Netflix’s Monster Review: Who is the Real ‘Monster’?

“What do you see when you look at me?”

Monster is a 1 hour 40 minutes movie directed by Anthony Mandler which is currently streaming on Netflix. The story is about a black teenage boy who is on trial for a robbery cum murder scene.

Netflix's Monster Review: Who is the Real 'Monster'? 3

It is a crime drama that shows a mirror to societal issues. The story is about a 17-year-old black boy named Steve Harmon (played by Kelvin Harrinson Jr.) who loves to shoot films and click photographs and wants to tell a story through his works. He wants to study at a film school and pursue his career as a filmmaker. But, destiny has something else planned for him.

The film opens with the ring of a gunshot, and after that, we can see a cop asking a young boy about his whereabouts. And we get to know that he is Steven, the protagonist of the story.

As Monster unfurls further, we see Steve capture moments on his camera from different places because he is trying to make a film for his school’s film club. At one point, he meets with a local drug dealer William King (ASAP Rocky) and starts roaming around places with him for shooting different stories.

Next thing you know, Mr King and his cousin John David Washington (Bobo) plan a robbery targetting a shop and accidentally kills the shop owner. In that murder case, Steve gets entangled, and cops arrest him for allegedly being a partner in that crime.

The whole film is mostly based on courtroom scenes where the trial goes on. Now, what happens to a young black boy? Well, people prepare their mindset to accuse that person as guilty even if he’s not. That’s what happened in this movie also, and director Anthony has done a really good job in showcasing the truth of society. So, what happened to Steve? Was he under any charge, or was he proven guilty? What did the jury decide? Not giving any spoilers, but if I have to give a verdict regarding the identity of the real monster, I would say, society! To know this, give Anthony’s debut feature film Monster a watch.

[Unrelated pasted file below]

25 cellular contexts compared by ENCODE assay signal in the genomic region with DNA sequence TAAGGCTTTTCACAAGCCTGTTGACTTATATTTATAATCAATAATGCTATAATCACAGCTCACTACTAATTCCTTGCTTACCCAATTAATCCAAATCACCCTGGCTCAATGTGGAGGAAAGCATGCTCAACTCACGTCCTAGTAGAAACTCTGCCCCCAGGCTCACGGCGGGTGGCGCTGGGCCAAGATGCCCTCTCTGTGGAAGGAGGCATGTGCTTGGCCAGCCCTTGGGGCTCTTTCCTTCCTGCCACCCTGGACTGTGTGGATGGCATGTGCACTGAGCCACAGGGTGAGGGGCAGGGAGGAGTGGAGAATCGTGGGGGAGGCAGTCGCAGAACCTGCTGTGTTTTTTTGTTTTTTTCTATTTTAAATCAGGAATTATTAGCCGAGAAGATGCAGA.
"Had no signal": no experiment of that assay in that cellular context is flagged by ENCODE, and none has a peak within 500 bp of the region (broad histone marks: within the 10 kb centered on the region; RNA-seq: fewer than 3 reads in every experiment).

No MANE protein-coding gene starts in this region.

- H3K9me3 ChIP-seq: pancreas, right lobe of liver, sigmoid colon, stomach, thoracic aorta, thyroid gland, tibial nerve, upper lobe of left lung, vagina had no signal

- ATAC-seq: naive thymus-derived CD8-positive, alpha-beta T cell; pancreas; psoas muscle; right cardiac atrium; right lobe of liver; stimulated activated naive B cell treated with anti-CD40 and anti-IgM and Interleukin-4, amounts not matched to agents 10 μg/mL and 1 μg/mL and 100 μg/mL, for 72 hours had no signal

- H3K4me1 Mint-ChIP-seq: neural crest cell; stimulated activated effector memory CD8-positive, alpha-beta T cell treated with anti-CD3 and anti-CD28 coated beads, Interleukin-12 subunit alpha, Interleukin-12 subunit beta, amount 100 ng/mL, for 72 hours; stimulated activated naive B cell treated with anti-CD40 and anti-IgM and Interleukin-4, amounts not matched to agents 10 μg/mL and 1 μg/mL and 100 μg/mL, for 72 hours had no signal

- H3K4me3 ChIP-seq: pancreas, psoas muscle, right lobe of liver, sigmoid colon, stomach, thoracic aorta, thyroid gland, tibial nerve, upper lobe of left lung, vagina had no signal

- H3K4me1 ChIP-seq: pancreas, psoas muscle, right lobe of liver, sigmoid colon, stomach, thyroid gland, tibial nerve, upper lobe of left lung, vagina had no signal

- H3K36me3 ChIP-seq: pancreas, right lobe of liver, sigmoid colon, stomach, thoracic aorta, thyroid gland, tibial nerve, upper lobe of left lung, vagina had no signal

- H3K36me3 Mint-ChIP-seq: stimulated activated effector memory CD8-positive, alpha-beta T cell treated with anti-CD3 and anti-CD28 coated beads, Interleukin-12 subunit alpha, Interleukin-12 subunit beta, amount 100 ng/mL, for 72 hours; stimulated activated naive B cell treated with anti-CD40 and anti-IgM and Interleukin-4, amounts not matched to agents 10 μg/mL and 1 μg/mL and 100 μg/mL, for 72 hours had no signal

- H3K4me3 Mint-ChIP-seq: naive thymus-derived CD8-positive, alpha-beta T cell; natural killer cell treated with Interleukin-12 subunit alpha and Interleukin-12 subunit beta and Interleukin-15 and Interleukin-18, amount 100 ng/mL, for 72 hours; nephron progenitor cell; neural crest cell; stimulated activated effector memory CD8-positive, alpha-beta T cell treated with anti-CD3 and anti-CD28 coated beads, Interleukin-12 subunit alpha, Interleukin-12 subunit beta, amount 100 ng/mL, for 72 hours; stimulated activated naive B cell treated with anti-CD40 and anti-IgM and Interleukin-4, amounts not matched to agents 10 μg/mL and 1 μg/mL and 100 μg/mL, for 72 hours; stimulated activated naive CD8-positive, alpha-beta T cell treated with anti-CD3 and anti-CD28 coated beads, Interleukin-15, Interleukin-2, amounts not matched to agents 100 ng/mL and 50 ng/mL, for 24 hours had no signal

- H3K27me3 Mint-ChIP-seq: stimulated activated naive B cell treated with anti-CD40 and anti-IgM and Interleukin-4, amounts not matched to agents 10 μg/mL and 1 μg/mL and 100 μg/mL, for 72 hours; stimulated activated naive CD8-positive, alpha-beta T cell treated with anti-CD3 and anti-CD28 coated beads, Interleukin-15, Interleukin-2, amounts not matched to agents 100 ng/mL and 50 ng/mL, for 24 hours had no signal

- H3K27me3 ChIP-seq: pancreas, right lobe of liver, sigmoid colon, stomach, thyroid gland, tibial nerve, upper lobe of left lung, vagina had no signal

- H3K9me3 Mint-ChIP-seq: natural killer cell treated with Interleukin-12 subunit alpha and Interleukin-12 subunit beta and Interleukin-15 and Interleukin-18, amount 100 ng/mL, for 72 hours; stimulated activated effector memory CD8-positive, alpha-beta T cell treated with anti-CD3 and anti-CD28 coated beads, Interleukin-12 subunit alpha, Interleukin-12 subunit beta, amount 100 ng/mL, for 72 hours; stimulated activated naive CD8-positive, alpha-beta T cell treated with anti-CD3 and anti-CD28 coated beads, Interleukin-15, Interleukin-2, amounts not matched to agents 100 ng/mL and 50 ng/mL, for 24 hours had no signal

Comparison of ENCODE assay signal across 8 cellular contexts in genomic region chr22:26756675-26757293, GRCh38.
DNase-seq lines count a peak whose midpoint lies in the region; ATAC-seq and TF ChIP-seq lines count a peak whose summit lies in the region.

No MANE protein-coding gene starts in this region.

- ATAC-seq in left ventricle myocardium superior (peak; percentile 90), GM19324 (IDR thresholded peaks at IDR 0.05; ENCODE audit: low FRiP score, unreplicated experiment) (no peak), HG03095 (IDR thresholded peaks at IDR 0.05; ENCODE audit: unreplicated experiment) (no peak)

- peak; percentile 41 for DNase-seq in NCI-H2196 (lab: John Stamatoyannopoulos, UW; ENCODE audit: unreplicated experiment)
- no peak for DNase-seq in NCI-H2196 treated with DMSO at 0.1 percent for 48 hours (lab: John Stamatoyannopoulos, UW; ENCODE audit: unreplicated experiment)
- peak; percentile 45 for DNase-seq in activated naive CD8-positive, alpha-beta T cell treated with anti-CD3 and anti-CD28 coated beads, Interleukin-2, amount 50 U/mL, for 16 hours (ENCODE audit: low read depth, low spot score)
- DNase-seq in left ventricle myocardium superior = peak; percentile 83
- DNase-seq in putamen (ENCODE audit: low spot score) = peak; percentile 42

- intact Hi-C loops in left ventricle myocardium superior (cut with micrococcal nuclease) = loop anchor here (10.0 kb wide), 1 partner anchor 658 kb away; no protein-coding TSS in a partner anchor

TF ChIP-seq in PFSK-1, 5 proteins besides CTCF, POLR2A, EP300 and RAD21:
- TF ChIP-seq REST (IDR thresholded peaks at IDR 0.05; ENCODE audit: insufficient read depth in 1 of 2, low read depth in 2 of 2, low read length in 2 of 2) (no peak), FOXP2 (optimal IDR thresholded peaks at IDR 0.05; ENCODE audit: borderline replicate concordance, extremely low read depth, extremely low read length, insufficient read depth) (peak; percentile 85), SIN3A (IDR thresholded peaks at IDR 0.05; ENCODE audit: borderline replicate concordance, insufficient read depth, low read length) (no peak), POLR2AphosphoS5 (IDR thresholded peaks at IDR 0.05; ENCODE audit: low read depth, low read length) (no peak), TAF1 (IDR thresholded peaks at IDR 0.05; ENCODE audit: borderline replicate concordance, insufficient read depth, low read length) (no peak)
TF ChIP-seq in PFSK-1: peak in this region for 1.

Netflix's Monster Review: Who is the Real 'Monster'? 4

Monster: Why should you watch it?

Kelvin, in the role of Steve, has done a tremendous job in showcasing raw emotions. The way he portrayed his anger, pain, and helplessness deserves special mention. I really like Steve and his brother Jerry’s sweet bond. In one part, Jerry asks which superhero would Steve want to be, and he replies, “Why would I want to be a superhero when I can be your brother.”

The music score of the film, too, really makes it stand out. Music video director Anthony debuts in feature films with a very strong message. He combined and weaved the scenes with utmost delicacy without crossing any line. Other actors have done their part too. This movie is mainly based on a 1999 young-adult novel by Walter Dean Myers, Monster.

Why you might want to skip it?

The plot is not like you haven’t seen it before. It’s a predictable story, but I felt that there was more room for Steve’s parents, played by Jennifer Hudson (mother) and Jeffrey Wright (father), to enact on their son’s trial. I felt the emotions lacked a bit. But it’s a good one-time watch.

Monster is currently streaming on Netflix.

Did you like the Monster review? Read our other reviews here.

Follow us on Instagram & Facebook to keep yourself updated with the latest news and reviews.




Monster is a crime drama that shows a mirror to society. It's mostly predictable, but still heart-touching regardless.

Leave a Reply


Netflix’s Insiders Season 1 Review: A Reality TV Show Like No Other

Netflix's new reality TV show based in Spain is titled 'Insiders' and is a pretty scandalous call.

Netflix’s Theo Von: Regular People Review: A Stand-Up Comedy With Quirky Humor

Theo Von gives an insight into the uncultivated and regular life of his small town via a comical twist.

Netflix’s In For A Murder Review: A Straightforward Take On Murder Mystery

In for a Murder impresses the audience with a straightforward and successful take on the genre of Murder Mystery.

Netflix’s The Raincoat Killer: Chasing a Predator in Korea Review: Arresting

The Raincoat Killer: Chasing a Predator in Kora is every bit fascinating as it is horrific.

Netflix’s Stuck Together Review: Hilarious Medley of 7 families in a Crisis

For those who can't tell from the title, "Stuck Together" is a Parisian comedy. As light as the movie's tone, it's a refreshing take on the havoc wreaked during the pandemic.

Next Story